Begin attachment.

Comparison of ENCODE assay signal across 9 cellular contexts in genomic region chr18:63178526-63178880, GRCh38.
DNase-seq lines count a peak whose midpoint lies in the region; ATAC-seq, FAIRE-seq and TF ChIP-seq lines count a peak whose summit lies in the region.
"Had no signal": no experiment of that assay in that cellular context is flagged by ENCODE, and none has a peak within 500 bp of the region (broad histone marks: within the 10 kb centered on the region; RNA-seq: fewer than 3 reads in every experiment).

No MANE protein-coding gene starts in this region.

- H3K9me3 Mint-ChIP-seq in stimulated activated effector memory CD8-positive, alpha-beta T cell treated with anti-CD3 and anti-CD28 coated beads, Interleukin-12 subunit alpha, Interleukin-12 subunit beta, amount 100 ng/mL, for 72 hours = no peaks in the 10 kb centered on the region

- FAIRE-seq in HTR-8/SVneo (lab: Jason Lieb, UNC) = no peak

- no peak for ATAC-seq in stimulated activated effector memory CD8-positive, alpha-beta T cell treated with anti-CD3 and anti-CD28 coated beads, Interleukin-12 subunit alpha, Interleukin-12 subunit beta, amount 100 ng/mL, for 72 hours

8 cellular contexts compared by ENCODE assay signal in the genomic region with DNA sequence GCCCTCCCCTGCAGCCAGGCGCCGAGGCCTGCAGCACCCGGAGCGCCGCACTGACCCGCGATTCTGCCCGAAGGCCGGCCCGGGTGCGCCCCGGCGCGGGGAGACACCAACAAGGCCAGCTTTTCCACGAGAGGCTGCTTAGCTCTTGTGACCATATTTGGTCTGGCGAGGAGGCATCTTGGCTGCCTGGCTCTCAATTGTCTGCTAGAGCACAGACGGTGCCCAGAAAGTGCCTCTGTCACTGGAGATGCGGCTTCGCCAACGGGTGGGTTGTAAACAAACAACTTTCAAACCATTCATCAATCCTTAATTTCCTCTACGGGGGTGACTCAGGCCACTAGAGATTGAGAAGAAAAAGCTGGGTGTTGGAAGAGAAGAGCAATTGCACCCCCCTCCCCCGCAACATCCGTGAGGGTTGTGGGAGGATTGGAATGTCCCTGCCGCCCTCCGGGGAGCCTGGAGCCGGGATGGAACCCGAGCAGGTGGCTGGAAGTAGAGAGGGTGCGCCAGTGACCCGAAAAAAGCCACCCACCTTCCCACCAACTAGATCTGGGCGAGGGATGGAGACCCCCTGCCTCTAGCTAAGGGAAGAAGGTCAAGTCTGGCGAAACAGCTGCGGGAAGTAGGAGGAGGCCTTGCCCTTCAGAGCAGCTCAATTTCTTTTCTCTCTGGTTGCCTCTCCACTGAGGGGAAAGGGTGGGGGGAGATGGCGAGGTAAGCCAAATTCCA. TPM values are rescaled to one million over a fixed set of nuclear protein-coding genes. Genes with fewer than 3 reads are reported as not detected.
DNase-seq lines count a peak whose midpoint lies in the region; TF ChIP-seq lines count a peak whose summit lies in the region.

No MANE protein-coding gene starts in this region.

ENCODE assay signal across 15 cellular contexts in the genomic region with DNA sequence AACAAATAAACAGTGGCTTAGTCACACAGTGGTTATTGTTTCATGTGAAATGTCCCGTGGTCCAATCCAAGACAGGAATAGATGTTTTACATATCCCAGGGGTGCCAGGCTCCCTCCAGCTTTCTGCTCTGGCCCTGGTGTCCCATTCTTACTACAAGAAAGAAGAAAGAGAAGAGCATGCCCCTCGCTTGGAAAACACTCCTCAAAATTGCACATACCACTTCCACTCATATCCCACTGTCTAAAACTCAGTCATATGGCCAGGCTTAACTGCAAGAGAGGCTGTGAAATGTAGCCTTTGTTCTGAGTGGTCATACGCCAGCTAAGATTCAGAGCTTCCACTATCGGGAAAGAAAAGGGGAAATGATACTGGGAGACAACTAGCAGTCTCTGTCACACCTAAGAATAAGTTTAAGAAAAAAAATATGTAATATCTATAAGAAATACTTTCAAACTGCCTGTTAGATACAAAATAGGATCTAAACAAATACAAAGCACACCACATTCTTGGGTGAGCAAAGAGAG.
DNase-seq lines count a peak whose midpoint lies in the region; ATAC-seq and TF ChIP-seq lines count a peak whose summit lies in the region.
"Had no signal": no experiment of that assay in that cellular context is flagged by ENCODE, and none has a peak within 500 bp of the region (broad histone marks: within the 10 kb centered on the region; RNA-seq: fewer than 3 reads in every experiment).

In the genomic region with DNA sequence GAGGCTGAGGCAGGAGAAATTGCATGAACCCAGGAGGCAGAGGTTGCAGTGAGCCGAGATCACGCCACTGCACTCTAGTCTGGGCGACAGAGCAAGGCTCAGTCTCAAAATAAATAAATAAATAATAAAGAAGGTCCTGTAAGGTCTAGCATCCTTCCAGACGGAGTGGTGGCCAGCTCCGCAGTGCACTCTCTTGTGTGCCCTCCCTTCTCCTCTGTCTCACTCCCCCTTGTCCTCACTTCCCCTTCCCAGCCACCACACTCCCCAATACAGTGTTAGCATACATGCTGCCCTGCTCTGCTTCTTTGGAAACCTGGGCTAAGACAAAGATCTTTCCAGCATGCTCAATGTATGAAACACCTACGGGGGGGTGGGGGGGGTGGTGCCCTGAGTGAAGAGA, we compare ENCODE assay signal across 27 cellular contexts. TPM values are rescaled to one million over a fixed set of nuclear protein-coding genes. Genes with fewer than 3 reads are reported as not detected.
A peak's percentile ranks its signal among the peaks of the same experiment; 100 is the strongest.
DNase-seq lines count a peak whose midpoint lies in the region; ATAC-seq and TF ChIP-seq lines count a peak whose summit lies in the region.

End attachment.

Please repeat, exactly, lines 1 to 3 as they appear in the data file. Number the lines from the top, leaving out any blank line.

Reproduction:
Comparison of ENCODE assay signal across 9 cellular contexts in genomic region chr18:63178526-63178880, GRCh38.
DNase-seq lines count a peak whose midpoint lies in the region; ATAC-seq, FAIRE-seq and TF ChIP-seq lines count a peak whose summit lies in the region.
"Had no signal": no experiment of that assay in that cellular context is flagged by ENCODE, and none has a peak within 500 bp of the region (broad histone marks: within the 10 kb centered on the region; RNA-seq: fewer than 3 reads in every experiment).